For example, there's the beauty of the Painted Desert, where the earth's history is written in layers of colour and rock. It looks like someone took a big brush and painted the rocks and hills with red, orange, yellow, purple and pink, but in reality it's because of the different minerals and rocks that are in the soil. Over millions of years, the weather and erosion have exposed these layers of colours. The sunlight also changes the colours depending on the time of day and the season. 

Be sure to include a visit to Grand Falls, often referred to as the "Chocolate Falls," where a chocolate-coloured waterfall tumbles down the rocky staircase. Grand Falls is taller than Niagara Falls and is fed by the snowmelt and rain from the White Mountains. You can hike down to the base of the falls and enjoy the spectacular view of the muddy cascade, but be careful of the soft ground and respect the Navajo land. Grand Falls is only accessible by unpaved roads and requires a four wheel drive vehicle, so plan your trip accordingly and check the water level before you go. Once you make it, you won’t regret making the effort for this natural wonder in the middle of the Arizona desert!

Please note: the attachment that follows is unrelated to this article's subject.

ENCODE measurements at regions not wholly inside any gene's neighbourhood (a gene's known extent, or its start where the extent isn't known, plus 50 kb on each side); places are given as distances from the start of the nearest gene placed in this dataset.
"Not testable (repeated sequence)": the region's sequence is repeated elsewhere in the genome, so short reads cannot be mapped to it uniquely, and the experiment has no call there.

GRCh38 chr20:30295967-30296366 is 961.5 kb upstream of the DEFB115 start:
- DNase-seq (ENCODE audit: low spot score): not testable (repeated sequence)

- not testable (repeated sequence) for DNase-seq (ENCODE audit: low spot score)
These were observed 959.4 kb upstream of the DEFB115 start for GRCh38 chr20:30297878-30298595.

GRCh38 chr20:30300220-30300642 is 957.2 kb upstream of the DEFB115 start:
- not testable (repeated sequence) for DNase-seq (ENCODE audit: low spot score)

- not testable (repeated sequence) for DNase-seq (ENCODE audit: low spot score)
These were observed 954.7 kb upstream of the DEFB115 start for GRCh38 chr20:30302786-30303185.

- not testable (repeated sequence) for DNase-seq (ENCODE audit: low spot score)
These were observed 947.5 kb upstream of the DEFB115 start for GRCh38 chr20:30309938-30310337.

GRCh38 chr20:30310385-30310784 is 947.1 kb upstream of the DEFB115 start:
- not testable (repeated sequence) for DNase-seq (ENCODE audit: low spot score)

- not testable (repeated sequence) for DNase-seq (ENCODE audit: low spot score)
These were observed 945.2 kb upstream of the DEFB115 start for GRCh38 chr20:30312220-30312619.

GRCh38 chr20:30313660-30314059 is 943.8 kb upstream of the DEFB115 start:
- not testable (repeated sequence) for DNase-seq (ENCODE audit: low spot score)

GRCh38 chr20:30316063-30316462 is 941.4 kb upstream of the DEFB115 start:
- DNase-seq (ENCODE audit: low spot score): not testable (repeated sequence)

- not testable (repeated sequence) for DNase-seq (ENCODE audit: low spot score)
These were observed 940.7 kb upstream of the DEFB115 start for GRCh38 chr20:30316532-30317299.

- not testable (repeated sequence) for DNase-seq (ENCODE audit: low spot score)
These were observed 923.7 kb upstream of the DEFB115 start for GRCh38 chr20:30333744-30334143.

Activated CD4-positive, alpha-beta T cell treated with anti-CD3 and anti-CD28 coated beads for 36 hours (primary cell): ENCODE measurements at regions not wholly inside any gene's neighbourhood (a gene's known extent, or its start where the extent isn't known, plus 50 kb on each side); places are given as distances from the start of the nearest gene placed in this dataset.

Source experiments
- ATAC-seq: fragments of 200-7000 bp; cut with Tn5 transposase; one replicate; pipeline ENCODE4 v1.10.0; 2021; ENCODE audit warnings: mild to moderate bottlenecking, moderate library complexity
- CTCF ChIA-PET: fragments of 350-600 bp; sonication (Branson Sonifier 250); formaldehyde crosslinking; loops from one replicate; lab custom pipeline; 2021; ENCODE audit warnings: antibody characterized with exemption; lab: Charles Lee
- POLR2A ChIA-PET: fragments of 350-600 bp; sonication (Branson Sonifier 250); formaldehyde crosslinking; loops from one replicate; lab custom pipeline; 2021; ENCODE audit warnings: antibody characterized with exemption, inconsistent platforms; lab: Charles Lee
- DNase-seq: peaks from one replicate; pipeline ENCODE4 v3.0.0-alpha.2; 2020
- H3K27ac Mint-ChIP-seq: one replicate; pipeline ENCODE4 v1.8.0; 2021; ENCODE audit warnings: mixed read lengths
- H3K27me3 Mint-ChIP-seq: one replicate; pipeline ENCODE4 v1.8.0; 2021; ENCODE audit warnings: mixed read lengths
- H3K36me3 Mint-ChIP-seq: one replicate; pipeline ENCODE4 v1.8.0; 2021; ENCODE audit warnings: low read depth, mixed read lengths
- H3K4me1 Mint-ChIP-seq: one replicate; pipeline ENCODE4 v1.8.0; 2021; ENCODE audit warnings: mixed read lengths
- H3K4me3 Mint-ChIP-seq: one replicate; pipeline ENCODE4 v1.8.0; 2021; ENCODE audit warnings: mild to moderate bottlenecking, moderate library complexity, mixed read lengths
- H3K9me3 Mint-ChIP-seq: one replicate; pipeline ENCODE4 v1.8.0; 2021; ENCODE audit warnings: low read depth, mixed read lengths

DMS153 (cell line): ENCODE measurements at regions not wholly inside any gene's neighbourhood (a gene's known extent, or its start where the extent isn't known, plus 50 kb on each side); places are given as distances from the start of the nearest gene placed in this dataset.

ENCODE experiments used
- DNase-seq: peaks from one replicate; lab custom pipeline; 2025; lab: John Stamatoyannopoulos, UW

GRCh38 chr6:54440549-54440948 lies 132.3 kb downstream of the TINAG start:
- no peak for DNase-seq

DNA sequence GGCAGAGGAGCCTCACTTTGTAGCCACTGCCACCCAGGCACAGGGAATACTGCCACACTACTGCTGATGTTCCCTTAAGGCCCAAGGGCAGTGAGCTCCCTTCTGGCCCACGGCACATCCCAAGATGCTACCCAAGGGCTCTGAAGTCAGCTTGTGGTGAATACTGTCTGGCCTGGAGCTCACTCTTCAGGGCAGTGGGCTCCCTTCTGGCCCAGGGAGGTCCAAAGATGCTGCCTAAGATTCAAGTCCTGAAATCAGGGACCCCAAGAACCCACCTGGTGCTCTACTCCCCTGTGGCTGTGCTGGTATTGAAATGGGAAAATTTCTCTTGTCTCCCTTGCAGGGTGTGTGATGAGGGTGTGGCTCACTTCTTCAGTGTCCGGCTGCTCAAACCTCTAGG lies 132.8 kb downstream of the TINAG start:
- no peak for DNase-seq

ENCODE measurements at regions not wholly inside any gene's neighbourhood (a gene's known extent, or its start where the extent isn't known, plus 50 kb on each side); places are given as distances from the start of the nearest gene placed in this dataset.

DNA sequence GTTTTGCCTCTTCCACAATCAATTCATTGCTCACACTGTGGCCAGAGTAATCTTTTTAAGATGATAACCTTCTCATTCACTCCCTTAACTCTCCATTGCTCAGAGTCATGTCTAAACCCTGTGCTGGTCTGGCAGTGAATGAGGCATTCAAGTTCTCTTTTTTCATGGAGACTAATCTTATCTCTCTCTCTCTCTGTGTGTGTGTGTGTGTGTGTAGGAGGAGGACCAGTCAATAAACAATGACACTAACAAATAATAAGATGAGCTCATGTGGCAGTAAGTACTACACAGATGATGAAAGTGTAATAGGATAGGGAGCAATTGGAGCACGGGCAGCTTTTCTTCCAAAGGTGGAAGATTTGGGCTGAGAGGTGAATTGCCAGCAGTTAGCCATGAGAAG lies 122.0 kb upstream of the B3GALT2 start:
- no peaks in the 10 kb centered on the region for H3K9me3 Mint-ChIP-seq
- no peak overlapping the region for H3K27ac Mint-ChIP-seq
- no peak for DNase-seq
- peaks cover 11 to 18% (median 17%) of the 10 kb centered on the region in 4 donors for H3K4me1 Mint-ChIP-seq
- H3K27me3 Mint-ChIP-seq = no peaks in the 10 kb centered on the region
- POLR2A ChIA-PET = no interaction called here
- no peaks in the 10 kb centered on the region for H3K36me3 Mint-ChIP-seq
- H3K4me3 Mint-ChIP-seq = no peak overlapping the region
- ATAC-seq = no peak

Monument Valley in Navajo Nation during winter

Capitol Reef National Park

Capitol Reef National Park is a hidden gem that often flies under the radar, overshadowed by its more famous sibling, the Grand Canyon. Despite its relatively low visitor count, the national park offers something special for the traveller looking for a more quiet and remote experience. One of Capitol Reef's most iconic features is the Waterpocket Fold, a geological ridge that stretches across the park and seems to cut the land in two.